Conditions like Tourette syndrome, Parkinson’s disease, seizures, strokes, and nerve damage affect nerve signaling and can trigger abnormal blinking.
Anxiety and Stress
High levels of mental stress and anxiety often manifest physically as frequent blinking. It may occur unconsciously.
In some cases, excessive blinking may become a habitual behavior that carries on out of boredom, nerves, or excitement.
Home Remedies to Reduce Excessive Blinking
Here are some self-care measures and home remedies that may provide relief from excessive blinking:
Applying a clean, warm washcloth to your closed eyelids for 10 minutes 2-3 times a day can help relax the eyelids and provide moisture if dryness is causing the frequent blinking.
Use over-the-counter artificial tear drops or gels regularly throughout the day to lubricate dry eyes and curb excessive blinking. Limit use to 4 times a day.
Hot and Cold Therapy
Alternating between hot and cold packs around the eyes for a few minutes can help reduce inflammation if infections or allergies are contributing to excessive blinking.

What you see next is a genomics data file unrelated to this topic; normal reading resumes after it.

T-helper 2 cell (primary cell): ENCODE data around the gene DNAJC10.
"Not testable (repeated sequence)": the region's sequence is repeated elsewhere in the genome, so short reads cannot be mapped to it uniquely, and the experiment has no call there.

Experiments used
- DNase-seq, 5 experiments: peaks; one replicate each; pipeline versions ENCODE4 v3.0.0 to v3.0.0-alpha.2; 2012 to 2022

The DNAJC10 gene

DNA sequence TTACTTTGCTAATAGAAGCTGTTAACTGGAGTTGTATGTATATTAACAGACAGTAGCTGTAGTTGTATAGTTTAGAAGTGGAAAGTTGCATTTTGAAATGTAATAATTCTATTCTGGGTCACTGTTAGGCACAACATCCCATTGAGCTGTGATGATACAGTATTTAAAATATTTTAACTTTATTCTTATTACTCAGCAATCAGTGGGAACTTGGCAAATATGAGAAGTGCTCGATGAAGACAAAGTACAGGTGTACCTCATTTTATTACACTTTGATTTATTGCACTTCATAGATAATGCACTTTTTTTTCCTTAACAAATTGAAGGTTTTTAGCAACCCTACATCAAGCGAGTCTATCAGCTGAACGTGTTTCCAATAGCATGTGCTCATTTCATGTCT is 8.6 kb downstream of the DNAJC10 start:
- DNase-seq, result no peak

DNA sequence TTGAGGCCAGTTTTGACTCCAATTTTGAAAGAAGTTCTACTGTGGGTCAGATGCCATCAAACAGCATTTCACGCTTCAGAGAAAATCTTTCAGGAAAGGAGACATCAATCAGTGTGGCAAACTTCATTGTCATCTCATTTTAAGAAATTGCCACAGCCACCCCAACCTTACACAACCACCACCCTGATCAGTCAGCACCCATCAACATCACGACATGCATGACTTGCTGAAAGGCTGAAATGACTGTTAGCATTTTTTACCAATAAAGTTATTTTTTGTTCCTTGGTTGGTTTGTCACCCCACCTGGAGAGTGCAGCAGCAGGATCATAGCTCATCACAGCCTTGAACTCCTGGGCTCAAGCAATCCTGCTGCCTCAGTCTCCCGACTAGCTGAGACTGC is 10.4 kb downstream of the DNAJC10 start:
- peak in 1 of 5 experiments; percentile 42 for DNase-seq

Gently pressing the heels of your palms over your closed eyes, looking up and down without moving your head, and rolling your eyes clockwise and anticlockwise can help strengthen your eye muscles.
Blink awareness training involves consciously trying to reduce blinking frequency, pacing your blinks, and blinking fully. This may reprogram the blinking reflex over time.
Reduce Screen Time
Cut back on computer, phone, and TV screen time which can contribute to eye fatigue and blinking. Follow the 20-20-20 rule – take a 20-second break every 20 minutes to view something 20 feet away.
Relaxation techniques like meditation, yoga, and deep breathing can help calm the mind and nervous system to reduce stress-induced excessive blinking.
Applying cold compresses or cotton pads soaked in chilled water or tea bags to the eyelids for 15 minutes can help with irritation and eyelid spasms.
Mix 2 parts water with 1 part hydrogen peroxide and use as eye drops up to 4 times a day to cleanse the eyes of irritants contributing to frequent blinking.
Lowering caffeine intake from coffee, energy drinks, and sodas can help minimize anxiety and nervous system stimulation that may cause excessive blinking.
When to See a Doctor
Consult an ophthalmologist or optometrist if:
- Excessive blinking persists beyond a week or two
- It is accompanied by eye pain, impaired vision, or headaches
- You wear contact lenses
- There is discharge, swelling, or redness in the eyes
- Blinking occurs with involuntary movements or verbal tics
- It disrupts daily activities like reading and driving
- Home remedies do not provide adequate relief
The eye doctor can pinpoint the underlying cause and provide appropriate treatment ranging from eye drops and ointments to prescription medications, injections, or surgery for neurological causes.
FAQs Related to Excessive Blinking